FEATURE ARTICLE

Lawrence O. ObibuakuTuesday, September 6, 2005
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obibuaku@yahoo.com


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QUALITATIVE EDUCATION:
THE ROLE OF GOVERNMENT TAKE-OVER OF SCHOOLS


he fall in standard of education in Nigeria has been the subject of frequent press comments for some time. The latest inputs is from Rev. Fr. Greg Ohagwu who published an article titled, "Enemies of Education in Nigeria". In a recent article in, an Imo State based publication, The Leader of June 26 2005; Rev. Fr. Ohagwu identified a number of factors, which he claimed were responsible for the fall in educational standard.


According to him,

"the number one enemy of good education is the state take-over of education at the end of Nigeria-Biafra war."
Fr. Ohagwu is not alone in this line of thought. It has therefore become necessary for someone to present a point of view closer to the truth to prevent the course of history from being completely distorted. Commentators should strive to ascertain the truth before dishing out incorrect information.

A further distortion is that state school take-over was a dictation from above. Nothing can be farther from the truth. State school take over in the former East Central State was a homegrown idea fully debated by the State Cabinet and based on the facts available to the cabinet. Scrutiny of that Cabinet will reveal that a significant proportion of its members were people highly committed to fighting for the cause of the people. One of them was the commander of Biafran Organization of Freedom Fighters; another was an Officer of Biafra Land Army, and some served in the Biafra war effort in other capacities.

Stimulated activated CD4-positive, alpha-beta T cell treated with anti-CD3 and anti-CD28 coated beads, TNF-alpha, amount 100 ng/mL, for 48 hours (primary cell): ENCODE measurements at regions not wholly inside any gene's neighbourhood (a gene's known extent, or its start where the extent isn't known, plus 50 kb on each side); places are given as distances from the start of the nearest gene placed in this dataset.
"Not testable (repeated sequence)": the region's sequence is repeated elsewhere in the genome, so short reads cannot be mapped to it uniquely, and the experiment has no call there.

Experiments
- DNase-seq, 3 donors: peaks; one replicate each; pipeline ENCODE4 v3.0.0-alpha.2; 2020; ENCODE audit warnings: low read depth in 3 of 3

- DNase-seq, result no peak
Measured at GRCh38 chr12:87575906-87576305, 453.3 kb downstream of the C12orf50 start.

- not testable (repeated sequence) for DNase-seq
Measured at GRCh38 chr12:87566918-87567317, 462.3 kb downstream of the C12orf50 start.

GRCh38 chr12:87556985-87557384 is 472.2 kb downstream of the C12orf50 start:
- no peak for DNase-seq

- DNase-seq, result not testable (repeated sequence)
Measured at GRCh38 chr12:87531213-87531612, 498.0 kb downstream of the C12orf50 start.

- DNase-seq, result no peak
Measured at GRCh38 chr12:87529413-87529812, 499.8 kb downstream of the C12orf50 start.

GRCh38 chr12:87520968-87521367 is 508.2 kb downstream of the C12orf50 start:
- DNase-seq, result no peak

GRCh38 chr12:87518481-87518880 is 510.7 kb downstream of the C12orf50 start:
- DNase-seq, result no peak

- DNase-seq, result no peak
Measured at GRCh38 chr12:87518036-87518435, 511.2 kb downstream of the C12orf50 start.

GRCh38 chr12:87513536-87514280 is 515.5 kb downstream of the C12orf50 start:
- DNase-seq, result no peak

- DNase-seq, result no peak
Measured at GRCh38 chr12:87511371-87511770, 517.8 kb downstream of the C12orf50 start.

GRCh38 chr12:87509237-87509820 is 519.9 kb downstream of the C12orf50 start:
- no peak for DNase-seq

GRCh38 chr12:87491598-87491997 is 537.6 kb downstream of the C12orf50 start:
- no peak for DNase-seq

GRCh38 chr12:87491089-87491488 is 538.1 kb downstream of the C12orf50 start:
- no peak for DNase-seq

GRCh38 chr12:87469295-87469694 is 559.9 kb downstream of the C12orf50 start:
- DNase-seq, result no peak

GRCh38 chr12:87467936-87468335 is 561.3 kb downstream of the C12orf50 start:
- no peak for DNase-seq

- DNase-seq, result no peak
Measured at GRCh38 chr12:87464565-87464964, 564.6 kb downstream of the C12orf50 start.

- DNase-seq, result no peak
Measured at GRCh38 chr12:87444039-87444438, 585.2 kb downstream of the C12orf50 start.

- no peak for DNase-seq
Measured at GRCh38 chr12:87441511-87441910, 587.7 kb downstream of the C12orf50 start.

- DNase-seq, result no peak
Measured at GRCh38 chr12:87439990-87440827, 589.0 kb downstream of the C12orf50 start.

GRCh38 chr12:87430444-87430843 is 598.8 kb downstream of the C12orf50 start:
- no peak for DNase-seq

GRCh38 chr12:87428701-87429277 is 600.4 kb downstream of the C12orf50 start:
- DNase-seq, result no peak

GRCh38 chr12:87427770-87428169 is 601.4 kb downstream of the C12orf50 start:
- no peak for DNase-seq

The point here is that these were not the people to be driven by fear, selfish considerations or any other ulterior motives. Their action should be seen for what it was, a patriotic move designed to help education in the state catch up with the rate of development in other states. Although the focus of this analysis is regional in approach, its implication is countrywide because the fall in educational standards touches other parts of the country.

Below are some of the considerations that led to the school taker -over. At the end of the civil war, all the schools in then East Central State, as in other was-affected areas, except those in former Orlu Division and South Western part of present Anambara State, were completely destroyed. Few of these schools still had their walls standing but the roofs doors, windows and all equipment were gone.

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When considering the reconstruction of the schools, Mr. Asika's Administration had also to worry about their future management and survival. The vast majority of the schools were the so-called mission schools, which were in fact community schools because they were built and supported by the communities in which they were located, although managed by missionaries. Handing the schools back to original owners therefore meant returning them to a totally impoverished people, the richest of whom had only twenty pounds in their banks accounts. If school take-over by the state did not occur when it did, education would have been retarded in East Central State for a very long time.